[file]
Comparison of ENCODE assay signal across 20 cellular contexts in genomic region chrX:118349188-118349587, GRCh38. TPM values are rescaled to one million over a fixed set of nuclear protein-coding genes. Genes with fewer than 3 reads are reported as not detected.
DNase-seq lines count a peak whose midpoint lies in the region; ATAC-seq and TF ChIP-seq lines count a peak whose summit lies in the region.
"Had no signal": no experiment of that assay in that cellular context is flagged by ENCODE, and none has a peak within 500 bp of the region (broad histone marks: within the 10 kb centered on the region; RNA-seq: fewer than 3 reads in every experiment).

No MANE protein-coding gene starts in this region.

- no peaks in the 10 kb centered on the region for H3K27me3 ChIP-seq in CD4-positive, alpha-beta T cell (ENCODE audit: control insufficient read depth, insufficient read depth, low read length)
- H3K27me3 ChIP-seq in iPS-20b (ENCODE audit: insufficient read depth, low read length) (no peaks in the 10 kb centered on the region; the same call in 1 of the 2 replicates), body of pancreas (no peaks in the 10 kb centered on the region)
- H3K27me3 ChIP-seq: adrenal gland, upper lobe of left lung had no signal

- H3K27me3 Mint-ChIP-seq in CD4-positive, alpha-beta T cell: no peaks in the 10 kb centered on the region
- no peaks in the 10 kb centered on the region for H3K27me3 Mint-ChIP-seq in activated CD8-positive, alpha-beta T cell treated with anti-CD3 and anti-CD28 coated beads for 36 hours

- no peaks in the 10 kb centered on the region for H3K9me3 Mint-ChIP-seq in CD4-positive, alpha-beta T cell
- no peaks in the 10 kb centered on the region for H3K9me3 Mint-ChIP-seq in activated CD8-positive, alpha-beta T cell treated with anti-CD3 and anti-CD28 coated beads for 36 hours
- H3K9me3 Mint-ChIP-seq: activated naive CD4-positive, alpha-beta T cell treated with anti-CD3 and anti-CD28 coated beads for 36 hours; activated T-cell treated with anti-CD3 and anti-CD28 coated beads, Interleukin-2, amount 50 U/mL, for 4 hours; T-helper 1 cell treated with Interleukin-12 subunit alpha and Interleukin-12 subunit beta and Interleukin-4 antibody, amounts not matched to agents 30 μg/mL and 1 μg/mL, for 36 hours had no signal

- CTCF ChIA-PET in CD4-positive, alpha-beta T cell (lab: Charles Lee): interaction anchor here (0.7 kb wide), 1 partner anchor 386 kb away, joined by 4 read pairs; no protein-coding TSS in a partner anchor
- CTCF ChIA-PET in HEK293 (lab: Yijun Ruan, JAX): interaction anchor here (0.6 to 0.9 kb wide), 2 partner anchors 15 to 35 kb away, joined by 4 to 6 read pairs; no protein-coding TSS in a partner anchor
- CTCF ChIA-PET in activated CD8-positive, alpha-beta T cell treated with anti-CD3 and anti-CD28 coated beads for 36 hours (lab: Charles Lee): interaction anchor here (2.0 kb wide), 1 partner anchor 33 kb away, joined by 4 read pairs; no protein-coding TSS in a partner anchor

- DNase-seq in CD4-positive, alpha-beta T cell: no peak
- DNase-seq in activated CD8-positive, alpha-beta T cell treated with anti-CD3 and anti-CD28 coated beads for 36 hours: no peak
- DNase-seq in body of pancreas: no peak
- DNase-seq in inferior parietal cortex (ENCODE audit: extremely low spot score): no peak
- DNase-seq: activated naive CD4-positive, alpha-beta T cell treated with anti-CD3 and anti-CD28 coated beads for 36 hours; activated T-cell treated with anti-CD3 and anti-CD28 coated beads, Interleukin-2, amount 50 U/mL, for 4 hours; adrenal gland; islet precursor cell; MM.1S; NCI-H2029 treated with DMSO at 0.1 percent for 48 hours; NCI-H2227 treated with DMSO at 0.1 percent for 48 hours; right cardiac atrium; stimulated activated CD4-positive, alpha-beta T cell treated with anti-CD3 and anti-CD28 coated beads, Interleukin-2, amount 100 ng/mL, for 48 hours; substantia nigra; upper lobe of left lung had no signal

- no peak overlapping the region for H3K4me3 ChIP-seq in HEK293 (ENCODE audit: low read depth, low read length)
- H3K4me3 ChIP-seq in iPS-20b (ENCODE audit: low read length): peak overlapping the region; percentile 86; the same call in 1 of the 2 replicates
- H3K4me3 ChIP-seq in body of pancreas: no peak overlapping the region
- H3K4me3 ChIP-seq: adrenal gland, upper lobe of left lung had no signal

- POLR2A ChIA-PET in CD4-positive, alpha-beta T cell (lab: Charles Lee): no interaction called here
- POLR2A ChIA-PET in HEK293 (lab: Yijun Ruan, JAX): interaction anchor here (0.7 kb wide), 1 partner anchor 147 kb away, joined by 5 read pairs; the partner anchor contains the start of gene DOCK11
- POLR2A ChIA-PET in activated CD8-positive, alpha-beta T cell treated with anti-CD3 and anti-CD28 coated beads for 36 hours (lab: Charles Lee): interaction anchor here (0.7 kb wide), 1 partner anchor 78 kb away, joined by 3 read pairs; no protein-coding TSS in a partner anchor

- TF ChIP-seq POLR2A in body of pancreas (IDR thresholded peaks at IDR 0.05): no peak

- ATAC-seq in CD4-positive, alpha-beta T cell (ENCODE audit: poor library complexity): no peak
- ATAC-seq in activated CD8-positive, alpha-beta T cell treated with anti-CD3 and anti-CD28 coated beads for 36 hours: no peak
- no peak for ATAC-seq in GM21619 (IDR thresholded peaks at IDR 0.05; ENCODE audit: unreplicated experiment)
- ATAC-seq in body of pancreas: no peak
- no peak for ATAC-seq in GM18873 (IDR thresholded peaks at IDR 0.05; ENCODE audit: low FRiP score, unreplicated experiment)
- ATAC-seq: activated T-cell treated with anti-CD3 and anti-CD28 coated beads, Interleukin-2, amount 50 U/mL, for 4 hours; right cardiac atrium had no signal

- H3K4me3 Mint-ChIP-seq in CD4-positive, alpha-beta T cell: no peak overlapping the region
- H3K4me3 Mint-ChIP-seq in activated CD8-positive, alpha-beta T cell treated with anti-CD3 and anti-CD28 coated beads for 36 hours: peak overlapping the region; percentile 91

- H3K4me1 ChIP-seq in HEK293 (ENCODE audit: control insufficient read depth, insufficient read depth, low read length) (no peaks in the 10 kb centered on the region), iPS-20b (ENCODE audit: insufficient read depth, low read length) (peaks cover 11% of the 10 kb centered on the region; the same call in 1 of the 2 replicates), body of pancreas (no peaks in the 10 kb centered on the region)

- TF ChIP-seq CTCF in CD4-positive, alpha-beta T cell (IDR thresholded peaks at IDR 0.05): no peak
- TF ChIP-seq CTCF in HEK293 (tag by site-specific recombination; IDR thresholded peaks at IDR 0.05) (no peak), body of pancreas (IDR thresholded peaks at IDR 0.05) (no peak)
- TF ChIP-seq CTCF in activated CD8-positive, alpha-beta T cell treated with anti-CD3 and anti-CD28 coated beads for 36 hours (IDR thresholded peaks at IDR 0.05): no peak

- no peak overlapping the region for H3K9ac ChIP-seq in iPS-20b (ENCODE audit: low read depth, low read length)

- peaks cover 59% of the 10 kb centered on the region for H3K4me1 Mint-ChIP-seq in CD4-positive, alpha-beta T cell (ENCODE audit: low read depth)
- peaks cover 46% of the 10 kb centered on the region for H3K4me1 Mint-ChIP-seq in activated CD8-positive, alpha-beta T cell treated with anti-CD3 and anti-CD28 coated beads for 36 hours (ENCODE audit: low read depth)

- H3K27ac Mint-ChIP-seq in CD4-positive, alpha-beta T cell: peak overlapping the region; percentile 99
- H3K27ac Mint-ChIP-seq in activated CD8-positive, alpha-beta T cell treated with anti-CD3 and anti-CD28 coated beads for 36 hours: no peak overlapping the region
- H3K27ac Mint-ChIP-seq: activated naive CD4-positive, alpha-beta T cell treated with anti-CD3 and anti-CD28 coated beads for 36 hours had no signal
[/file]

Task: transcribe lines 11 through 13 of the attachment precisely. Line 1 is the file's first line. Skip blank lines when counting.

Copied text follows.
- no peaks in the 10 kb centered on the region for H3K9me3 Mint-ChIP-seq in activated CD8-positive, alpha-beta T cell treated with anti-CD3 and anti-CD28 coated beads for 36 hours
- H3K9me3 Mint-ChIP-seq: activated naive CD4-positive, alpha-beta T cell treated with anti-CD3 and anti-CD28 coated beads for 36 hours; activated T-cell treated with anti-CD3 and anti-CD28 coated beads, Interleukin-2, amount 50 U/mL, for 4 hours; T-helper 1 cell treated with Interleukin-12 subunit alpha and Interleukin-12 subunit beta and Interleukin-4 antibody, amounts not matched to agents 30 μg/mL and 1 μg/mL, for 36 hours had no signal

- CTCF ChIA-PET in CD4-positive, alpha-beta T cell (lab: Charles Lee): interaction anchor here (0.7 kb wide), 1 partner anchor 386 kb away, joined by 4 read pairs; no protein-coding TSS in a partner anchor